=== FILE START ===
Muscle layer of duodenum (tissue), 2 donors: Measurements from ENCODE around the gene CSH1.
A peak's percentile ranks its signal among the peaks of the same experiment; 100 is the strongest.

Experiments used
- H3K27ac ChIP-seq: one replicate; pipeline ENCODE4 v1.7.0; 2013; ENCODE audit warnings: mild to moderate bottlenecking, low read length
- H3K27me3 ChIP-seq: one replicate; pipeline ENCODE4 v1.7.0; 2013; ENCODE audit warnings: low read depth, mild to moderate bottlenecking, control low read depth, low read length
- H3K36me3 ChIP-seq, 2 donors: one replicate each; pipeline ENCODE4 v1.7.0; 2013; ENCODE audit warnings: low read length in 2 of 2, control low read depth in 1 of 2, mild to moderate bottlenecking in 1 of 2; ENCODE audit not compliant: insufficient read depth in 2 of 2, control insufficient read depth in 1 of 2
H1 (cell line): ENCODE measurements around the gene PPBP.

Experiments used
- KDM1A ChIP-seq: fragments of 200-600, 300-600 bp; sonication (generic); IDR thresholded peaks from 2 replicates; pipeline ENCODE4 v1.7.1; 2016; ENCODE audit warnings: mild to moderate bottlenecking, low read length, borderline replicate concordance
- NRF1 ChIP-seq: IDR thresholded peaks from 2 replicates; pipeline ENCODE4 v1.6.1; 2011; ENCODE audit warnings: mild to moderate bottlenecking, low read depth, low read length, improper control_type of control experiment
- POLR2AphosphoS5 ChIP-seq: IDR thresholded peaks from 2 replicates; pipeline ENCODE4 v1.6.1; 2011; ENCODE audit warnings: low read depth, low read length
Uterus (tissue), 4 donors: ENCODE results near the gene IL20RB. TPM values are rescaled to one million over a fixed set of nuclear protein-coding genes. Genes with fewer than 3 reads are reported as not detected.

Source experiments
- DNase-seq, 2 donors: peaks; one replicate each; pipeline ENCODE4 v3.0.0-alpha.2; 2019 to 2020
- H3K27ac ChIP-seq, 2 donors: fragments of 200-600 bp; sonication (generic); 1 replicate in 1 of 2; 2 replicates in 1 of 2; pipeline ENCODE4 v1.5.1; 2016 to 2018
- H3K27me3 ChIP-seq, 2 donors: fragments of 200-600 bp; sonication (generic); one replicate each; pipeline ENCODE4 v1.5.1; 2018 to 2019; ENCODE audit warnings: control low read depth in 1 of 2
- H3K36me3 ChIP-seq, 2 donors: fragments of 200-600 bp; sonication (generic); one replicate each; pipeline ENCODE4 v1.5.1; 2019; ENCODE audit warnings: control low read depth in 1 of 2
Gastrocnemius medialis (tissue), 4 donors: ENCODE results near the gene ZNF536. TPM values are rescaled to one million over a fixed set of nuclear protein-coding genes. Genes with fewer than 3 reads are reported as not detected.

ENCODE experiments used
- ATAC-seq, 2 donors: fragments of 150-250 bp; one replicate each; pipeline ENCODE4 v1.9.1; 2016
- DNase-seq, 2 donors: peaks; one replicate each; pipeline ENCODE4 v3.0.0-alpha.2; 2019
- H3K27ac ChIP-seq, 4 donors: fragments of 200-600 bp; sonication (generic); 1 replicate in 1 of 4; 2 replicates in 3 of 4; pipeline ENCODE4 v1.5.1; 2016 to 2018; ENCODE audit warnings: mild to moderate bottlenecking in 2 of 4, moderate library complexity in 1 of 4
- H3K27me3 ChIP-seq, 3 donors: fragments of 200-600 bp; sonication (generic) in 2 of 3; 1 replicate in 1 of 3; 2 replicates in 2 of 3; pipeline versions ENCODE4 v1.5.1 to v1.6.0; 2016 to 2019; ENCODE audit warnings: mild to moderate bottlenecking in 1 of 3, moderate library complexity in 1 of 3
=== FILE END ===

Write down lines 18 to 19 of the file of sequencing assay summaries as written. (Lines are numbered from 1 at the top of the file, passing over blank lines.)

Gastrocnemius medialis (tissue), 4 donors: ENCODE results near the gene ZNF536. TPM values are rescaled to one million over a fixed set of nuclear protein-coding genes. Genes with fewer than 3 reads are reported as not detected.

ENCODE experiments used